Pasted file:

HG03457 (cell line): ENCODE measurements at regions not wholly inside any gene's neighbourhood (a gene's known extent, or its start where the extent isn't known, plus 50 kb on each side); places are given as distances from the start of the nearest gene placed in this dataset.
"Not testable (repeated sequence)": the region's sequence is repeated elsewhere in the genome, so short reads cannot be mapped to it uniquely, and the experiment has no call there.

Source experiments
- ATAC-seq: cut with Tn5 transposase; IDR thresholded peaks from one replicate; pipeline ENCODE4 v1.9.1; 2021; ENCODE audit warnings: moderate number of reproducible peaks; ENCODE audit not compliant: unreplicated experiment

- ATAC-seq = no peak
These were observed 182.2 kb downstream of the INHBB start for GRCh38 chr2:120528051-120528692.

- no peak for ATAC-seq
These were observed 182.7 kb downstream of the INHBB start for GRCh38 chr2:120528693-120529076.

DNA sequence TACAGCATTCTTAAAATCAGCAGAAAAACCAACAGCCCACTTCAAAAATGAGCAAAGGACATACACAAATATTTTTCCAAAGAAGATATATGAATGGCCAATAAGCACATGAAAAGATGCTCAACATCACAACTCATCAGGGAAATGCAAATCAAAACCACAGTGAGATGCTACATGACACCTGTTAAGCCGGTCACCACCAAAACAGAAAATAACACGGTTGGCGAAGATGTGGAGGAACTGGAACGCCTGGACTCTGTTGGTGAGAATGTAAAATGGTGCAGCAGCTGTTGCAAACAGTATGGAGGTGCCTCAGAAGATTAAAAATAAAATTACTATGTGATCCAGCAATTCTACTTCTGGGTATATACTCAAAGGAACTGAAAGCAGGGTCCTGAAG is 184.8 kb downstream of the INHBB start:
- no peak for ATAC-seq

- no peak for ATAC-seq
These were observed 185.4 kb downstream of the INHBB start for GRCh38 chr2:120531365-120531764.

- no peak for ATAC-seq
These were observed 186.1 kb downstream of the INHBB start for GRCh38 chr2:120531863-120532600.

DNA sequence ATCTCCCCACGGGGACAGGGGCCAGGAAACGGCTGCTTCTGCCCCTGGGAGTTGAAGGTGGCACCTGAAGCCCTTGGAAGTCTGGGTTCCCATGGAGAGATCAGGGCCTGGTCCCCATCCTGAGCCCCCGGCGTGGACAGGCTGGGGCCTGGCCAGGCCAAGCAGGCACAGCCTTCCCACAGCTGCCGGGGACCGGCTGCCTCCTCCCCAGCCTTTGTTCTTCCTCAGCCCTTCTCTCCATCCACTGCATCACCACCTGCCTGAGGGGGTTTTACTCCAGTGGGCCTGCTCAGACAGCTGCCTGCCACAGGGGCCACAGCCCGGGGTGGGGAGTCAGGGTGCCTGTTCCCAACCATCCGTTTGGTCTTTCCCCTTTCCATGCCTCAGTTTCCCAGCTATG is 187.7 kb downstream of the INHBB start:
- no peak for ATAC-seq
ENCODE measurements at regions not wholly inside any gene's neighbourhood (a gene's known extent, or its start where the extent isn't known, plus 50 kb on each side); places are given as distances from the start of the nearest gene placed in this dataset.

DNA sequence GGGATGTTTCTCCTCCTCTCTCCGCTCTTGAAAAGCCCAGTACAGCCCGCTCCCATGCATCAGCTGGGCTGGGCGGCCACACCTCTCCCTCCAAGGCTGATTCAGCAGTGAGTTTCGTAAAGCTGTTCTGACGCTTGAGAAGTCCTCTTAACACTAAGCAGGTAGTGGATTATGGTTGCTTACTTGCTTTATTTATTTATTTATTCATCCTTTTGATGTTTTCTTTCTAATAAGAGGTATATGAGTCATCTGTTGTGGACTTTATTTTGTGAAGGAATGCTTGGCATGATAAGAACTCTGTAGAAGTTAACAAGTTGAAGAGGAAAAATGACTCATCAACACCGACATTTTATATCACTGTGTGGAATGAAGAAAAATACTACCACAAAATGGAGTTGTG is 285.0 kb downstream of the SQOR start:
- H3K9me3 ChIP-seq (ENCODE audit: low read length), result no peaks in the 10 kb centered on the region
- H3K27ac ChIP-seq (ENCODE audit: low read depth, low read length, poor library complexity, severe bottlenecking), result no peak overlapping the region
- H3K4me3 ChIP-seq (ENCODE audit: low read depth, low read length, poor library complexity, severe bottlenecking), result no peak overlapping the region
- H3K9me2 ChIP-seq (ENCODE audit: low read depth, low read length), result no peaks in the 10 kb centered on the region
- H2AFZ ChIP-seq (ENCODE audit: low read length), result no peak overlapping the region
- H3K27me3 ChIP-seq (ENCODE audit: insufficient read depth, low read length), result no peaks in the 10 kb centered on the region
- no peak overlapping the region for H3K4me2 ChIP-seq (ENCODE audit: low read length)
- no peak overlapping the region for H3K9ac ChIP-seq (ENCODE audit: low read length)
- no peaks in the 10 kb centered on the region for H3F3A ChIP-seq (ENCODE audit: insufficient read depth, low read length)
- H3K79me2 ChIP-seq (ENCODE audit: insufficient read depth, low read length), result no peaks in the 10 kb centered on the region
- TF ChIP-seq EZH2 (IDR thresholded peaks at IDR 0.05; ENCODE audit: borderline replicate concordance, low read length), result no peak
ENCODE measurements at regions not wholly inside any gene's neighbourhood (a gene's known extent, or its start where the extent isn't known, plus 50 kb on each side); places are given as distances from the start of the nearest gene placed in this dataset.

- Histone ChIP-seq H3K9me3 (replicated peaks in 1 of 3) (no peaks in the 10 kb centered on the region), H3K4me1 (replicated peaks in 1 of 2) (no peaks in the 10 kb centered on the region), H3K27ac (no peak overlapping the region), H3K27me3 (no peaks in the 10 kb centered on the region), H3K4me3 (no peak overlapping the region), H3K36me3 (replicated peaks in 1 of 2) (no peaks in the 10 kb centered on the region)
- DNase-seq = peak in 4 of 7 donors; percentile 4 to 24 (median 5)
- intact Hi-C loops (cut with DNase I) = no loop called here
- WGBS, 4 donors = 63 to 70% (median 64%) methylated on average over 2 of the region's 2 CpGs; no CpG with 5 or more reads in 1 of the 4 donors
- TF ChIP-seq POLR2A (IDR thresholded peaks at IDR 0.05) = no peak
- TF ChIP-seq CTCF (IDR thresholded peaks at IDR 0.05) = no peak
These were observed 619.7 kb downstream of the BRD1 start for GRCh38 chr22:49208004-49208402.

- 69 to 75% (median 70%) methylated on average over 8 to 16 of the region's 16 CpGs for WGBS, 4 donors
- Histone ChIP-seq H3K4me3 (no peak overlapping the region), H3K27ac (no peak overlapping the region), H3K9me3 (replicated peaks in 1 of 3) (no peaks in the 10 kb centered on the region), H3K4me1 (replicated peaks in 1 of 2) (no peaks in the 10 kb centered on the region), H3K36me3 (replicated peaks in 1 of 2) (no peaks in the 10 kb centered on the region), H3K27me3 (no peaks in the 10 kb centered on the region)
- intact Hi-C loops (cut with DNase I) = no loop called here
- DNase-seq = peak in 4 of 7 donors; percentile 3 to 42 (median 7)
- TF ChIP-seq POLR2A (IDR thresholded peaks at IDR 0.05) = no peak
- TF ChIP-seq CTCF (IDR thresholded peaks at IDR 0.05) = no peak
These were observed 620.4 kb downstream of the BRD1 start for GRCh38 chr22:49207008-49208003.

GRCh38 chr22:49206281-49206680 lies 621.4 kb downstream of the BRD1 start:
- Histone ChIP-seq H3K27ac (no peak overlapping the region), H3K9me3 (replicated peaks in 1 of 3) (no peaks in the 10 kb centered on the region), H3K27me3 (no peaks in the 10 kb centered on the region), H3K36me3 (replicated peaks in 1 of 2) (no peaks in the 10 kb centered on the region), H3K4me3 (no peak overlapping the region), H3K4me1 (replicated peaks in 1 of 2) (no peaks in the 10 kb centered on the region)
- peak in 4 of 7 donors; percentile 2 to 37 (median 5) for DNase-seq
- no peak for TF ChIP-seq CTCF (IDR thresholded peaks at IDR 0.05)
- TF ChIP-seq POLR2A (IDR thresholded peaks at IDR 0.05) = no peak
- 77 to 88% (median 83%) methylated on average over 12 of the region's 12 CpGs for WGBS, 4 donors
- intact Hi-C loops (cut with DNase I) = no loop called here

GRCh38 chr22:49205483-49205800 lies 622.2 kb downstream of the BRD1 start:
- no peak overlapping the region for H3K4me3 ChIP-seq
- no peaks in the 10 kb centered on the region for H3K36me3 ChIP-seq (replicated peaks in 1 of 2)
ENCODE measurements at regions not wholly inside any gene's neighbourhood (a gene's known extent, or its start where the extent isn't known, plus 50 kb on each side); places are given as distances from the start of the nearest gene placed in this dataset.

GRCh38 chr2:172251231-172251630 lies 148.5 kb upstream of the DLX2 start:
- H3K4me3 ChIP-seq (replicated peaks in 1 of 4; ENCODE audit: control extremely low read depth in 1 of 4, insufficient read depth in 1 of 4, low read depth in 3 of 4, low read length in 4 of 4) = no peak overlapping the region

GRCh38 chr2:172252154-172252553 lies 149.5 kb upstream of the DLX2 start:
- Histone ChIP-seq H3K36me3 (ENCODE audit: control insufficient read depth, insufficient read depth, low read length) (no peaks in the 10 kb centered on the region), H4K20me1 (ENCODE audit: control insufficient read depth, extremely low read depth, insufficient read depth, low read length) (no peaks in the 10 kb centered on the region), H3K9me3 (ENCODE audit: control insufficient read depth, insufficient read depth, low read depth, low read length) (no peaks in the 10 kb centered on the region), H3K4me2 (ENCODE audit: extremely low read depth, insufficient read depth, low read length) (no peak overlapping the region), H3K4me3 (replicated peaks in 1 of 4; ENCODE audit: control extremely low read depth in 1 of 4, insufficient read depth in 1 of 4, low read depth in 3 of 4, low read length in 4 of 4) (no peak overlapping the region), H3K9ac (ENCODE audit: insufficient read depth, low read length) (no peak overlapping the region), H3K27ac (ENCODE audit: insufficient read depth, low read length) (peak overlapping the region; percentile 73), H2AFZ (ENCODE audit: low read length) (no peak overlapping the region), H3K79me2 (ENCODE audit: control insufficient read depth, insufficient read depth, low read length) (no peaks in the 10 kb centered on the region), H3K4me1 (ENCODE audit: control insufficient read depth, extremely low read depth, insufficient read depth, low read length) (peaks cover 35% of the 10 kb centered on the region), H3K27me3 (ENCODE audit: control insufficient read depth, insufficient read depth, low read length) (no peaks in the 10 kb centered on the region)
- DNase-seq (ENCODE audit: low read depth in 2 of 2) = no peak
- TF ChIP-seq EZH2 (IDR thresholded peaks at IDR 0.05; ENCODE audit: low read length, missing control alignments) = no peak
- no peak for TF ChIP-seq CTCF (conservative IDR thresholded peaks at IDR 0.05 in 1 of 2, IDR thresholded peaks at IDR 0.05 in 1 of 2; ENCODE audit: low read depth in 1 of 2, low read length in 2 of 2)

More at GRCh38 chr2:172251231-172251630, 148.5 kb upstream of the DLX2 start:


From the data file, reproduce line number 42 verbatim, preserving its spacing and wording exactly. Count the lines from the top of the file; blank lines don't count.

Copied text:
- TF ChIP-seq POLR2A (IDR thresholded peaks at IDR 0.05) = no peak